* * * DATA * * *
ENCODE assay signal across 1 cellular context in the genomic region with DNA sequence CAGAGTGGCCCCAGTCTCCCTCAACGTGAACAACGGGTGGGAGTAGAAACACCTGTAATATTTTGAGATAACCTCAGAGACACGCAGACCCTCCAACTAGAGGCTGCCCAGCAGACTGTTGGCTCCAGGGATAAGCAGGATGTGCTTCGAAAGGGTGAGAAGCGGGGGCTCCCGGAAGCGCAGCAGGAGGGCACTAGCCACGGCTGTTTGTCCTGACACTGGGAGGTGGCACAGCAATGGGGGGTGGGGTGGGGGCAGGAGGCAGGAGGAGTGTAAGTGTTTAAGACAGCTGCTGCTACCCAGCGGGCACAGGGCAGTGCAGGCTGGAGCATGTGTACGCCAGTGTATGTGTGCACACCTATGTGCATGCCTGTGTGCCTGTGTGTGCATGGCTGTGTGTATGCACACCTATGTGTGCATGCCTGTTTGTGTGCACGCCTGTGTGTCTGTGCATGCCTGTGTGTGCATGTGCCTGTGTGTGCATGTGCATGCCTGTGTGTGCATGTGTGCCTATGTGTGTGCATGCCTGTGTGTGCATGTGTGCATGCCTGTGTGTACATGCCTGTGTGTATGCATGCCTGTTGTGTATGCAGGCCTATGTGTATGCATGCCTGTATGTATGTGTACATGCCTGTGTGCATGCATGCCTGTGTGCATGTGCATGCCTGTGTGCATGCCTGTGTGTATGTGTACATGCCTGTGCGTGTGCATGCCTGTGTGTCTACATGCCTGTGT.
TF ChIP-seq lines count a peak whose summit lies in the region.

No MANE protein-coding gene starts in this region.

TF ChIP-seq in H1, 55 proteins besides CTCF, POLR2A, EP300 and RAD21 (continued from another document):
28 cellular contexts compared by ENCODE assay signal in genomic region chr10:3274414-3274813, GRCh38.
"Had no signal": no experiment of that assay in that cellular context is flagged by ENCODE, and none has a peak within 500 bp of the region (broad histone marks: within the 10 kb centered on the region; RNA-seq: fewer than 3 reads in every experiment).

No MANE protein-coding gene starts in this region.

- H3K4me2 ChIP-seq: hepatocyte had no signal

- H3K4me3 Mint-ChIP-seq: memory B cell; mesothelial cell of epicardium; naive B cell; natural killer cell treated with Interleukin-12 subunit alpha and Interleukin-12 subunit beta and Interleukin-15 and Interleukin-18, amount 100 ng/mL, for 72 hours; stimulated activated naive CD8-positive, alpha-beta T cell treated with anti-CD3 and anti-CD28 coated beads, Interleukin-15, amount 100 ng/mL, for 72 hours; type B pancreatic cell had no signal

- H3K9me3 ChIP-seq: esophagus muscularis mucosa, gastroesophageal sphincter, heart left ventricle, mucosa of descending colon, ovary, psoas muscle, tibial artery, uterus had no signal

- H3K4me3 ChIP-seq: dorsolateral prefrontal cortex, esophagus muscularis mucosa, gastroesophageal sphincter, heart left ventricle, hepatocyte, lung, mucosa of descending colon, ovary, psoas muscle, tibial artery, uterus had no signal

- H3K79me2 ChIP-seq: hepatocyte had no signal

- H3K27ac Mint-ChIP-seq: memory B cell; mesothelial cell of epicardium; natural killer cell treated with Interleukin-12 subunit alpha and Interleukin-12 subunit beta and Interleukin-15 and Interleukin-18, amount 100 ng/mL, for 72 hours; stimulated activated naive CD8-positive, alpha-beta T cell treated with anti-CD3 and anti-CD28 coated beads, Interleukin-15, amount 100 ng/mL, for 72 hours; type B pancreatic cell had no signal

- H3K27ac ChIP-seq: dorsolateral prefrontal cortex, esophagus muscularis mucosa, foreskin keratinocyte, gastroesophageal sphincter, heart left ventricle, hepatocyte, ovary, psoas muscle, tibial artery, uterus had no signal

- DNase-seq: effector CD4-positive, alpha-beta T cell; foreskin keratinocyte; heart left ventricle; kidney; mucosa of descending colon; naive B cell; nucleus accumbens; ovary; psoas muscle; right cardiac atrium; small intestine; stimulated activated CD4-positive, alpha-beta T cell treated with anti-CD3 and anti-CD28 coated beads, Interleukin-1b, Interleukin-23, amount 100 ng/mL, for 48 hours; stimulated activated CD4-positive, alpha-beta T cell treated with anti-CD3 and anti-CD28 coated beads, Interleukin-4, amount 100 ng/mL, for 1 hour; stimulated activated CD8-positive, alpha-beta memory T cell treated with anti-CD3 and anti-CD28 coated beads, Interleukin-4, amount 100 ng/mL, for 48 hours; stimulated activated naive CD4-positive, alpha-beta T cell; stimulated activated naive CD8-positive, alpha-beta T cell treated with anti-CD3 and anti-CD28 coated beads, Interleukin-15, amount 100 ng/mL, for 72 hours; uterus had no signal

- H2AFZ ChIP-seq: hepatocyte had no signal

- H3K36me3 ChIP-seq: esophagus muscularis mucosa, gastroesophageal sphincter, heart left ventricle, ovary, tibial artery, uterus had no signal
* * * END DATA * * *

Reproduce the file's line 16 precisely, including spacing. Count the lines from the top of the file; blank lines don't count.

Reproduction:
- H2AFZ ChIP-seq: hepatocyte had no signal